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An API for Google Image Search

, 10 Mar 2007
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Querying images from Google programmatically.

Introduction

As part of the research that I am doing for my thesis I had to perform a lot of image search queries against the most popular search engines. The Yahoo! guys provide us with the Yahoo! SDK API which also supports image search and was really useful to me. Google, however, for some obscure reasons, provides only an API for the regular search engine and does not provide anything for image search. A few weeks ago, I came across a very simple implementation of a Google web translation service by Peter Bromberg. So I thought, why not do something similar for the Google image search? Well, I did that, and here it is. The regular expressions used are far more complex than the one used in the translation service, but in the end, it's basically the same.

Note: The article has been translated to Chinese, and the translation is available here.

What's in the source files?

The source files include two projects. The Ilan.Google.API project includes a DLL which can be used to query Google image search programmatically. The Ilan.Test.Google.API project includes a simple application that enables you to run a query and display all the resulting images dynamically on the form. When you double-click a thumbnail the full original image is displayed. This application is aimed at showing how simple it is to use the API. I wouldn't recommend it as a real searching tool (at least as is) because:

  1. It fetches all images (thumbnails) on one single thread. Although it does provide the ability to view the full image before all the thumbnails have been downloaded, a "real" application would have to download several thumbnails at the same time and significantly boost performance.
  2. Only simple queries are supported (space-separated words). Special characters are not handled. If you need to support more complicated queries, you'll have to parse the query and transform it to a format that complies with the URL.

QuickStart - How do I use the API?

If you're not interested in how it works, but just want to use the library, this section is especially for you Smile | :)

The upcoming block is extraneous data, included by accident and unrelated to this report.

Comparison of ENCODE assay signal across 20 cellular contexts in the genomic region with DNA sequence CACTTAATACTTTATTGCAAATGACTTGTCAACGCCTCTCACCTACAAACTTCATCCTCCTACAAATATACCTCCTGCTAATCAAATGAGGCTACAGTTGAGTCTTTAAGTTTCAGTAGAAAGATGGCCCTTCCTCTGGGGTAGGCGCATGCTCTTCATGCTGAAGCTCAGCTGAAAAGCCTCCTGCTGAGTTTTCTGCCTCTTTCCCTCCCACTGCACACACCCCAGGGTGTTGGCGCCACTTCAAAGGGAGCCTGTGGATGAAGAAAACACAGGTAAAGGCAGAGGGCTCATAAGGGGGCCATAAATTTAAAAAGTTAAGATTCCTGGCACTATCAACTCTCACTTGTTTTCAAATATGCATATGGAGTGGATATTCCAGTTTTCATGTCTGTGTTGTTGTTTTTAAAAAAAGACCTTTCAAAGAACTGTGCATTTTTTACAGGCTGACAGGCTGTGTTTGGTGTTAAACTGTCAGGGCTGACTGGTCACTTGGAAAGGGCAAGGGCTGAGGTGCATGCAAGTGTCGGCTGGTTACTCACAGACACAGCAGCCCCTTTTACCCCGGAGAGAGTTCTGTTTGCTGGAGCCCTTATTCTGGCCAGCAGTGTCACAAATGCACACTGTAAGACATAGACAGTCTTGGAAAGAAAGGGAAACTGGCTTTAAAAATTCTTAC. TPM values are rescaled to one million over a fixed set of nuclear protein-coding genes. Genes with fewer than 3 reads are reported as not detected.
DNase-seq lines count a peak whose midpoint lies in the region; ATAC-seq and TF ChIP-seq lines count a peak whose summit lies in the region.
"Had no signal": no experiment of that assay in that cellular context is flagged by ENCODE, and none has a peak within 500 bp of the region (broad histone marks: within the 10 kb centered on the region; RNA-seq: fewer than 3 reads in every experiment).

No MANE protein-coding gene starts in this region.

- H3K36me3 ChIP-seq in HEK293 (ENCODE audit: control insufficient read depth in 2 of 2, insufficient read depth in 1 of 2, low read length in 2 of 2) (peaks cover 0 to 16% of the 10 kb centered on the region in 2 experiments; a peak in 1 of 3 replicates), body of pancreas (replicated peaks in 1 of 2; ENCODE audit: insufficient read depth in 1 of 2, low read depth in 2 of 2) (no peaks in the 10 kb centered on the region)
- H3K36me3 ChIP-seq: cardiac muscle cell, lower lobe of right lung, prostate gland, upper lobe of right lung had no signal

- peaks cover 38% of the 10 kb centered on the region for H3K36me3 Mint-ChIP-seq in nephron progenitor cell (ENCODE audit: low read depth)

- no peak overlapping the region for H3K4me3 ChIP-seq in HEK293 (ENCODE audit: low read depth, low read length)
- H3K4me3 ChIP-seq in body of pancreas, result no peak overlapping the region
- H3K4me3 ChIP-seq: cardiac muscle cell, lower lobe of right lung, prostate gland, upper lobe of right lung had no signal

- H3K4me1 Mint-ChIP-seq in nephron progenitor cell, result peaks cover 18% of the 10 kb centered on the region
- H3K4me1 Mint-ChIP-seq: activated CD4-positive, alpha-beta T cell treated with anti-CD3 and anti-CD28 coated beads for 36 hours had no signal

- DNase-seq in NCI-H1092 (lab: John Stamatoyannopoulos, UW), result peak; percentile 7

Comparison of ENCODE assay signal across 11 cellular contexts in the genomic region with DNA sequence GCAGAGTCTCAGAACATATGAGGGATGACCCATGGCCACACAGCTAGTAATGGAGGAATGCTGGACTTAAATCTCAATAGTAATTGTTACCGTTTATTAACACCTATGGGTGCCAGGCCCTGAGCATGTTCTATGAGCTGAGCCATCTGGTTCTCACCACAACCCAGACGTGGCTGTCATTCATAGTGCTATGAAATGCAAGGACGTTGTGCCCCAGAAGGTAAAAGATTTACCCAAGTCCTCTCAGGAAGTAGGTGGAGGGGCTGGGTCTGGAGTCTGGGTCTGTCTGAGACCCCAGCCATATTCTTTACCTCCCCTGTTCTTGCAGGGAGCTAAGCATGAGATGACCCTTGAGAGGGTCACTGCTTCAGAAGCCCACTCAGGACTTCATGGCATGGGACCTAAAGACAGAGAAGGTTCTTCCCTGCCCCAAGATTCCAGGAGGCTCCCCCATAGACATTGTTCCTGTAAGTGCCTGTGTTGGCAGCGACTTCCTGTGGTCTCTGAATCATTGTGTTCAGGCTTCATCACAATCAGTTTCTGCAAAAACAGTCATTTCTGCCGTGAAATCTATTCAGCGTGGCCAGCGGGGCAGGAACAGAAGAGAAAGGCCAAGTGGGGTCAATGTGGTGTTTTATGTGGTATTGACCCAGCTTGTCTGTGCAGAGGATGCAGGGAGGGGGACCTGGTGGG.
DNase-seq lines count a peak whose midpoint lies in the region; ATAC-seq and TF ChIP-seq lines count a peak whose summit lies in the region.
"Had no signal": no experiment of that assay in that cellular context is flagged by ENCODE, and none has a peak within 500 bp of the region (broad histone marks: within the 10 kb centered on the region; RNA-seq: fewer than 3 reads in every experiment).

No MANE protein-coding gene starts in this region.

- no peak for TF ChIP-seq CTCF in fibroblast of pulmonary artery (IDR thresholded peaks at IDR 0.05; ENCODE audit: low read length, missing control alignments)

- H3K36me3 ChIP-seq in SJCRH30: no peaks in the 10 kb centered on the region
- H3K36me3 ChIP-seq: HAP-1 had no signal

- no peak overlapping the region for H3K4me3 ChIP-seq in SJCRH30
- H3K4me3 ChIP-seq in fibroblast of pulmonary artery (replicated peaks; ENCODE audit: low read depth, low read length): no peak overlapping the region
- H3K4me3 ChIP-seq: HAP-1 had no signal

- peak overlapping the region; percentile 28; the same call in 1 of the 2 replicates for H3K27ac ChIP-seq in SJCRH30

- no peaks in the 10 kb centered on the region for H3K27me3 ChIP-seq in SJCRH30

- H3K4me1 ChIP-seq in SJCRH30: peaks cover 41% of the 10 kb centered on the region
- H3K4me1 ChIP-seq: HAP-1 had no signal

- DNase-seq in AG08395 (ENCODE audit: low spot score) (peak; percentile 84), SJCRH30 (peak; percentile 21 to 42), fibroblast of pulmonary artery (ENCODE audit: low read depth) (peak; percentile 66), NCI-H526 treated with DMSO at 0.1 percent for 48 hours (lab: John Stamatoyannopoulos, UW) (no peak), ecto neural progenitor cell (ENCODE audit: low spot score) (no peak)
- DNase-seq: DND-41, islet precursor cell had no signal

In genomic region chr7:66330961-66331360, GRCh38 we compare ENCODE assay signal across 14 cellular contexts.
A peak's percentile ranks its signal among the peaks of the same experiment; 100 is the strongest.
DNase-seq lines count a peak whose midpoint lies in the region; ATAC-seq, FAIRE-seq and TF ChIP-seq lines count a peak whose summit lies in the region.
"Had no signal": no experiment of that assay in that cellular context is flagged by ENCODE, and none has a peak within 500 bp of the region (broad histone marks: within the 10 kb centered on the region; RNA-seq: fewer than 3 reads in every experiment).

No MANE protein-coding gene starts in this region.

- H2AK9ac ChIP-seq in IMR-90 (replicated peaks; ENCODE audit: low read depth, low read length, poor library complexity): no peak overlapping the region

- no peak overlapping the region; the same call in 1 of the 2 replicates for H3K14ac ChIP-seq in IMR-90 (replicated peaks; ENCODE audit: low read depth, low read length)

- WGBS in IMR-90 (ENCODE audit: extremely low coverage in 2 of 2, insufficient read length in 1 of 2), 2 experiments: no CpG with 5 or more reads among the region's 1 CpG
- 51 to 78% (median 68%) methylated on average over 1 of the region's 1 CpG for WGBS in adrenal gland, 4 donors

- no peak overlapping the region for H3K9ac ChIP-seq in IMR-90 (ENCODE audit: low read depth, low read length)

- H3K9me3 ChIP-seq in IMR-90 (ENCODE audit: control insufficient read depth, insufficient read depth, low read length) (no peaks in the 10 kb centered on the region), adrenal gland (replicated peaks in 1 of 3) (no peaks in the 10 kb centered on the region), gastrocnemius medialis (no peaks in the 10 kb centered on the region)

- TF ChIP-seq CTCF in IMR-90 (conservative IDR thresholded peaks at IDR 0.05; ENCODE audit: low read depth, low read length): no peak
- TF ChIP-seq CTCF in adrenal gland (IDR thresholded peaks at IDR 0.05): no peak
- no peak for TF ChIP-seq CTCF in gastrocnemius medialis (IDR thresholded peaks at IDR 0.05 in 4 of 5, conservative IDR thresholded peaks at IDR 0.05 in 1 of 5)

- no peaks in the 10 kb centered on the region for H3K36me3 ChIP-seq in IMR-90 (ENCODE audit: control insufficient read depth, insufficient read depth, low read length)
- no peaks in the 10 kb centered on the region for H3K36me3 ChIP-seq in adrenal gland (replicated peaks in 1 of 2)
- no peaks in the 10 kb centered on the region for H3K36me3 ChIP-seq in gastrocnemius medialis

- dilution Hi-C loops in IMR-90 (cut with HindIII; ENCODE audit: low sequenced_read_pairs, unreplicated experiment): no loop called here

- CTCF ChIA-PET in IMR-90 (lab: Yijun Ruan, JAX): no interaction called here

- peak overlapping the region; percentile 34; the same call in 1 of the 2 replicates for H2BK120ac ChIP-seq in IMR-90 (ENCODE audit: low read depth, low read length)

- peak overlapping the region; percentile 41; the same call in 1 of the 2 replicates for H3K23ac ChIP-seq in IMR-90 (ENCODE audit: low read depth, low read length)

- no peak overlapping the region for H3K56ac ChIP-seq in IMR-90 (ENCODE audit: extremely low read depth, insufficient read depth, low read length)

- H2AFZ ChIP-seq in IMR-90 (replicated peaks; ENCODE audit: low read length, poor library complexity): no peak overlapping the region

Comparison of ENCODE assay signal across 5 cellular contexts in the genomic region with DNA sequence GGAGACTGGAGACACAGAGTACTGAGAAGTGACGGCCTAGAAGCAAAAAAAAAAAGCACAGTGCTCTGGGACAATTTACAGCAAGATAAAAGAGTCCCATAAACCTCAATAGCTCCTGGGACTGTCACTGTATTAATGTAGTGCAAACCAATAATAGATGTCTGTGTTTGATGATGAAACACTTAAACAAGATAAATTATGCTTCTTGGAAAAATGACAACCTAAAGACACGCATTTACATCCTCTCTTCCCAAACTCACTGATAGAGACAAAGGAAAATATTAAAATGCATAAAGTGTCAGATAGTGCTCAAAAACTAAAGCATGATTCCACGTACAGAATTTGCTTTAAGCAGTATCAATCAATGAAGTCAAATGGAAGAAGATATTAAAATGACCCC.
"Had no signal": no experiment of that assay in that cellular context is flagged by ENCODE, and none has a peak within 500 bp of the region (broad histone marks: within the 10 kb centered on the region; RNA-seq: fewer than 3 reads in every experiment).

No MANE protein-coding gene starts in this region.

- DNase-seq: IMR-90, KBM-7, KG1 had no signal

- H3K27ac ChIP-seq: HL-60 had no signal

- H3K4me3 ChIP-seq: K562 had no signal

• Add a reference to the Ilan.Google.API library in your project.
  • Add the using directive:
    using Ilan.Google.API.ImageSearch;
  • When you need to run a query, make sure it conforms to the URL supported by Google. For this I suggest you to check the query on Google Image Search and look at how they build the URL. For instance, if you need to support only simple queries of space-separated words, you just need to transform the query to a list of words separated by the plus (+) sign. For example, the query "apple cake" must be transformed to "apple+cake". Notice that several space characters must be transformed to a single + sign, so I wouldn't recommend a simple string.Replace call. You could use the regular expression that I have used in my demo project:
    string formattedQuery = 
        Regex.Replace(nonFormattedQuery, @"\s{1,}", "+");
  • To run the query (say for the first 50 results), use the SearchService.SearchImages method:
    SearchResponse response = 
       SearchService.SearchImages(formattedQuery, 1, 50, true);
  • The response object holds *all* the first 50 results for the given query (or less if there are no more results). For example, you can retrieve the URL of the first image through the response.Results array:
    string firstImageUrl = response.Results[0].ImageUrl;
  • The parameters for the SearchService.SearchImages method are:
    • (string) query- The query to be sent.
    • (int) startPosition- The index of the first item to be retrieved (must be positive).
    • (int) resultsRequested- The number of results to be retrieved (must be between 1 and (1000 - startPosition)).
    • (bool) filterSimilarResults- Set to 'true' if you want Google to automatically omit similar entries. Set to 'false' if you want to retrieve every matching image.
    • [optional: (SafeSearchFiltering) safeSearch - Indicates what level of safeSearch to use.]
  • Well, I think that should be it. Just remember that Google does not return results beyond the first 1000 results for a query, so if you're trying to get a result that exceeds the first 1000 I'll throw you an exception...

And if you want to know why and how it works...

... then I hope this section will be of help to you.

Returned objects

The SearchResponse and SearchResult classes are pretty straightforward. A query returns one SearchReponse which holds the total number of available results for the query as well as an array of SearchResult objects, each representing a separate image returned by Google. The SearchResult objects hold the URL of the thumbnail of the image (located somewhere at Google) and the URL of the actual image (at its source).

Building the query URL

After sending a few queries to Google using Google Image Search, it turns out that you can run a simple query for "apple cake" with this URL.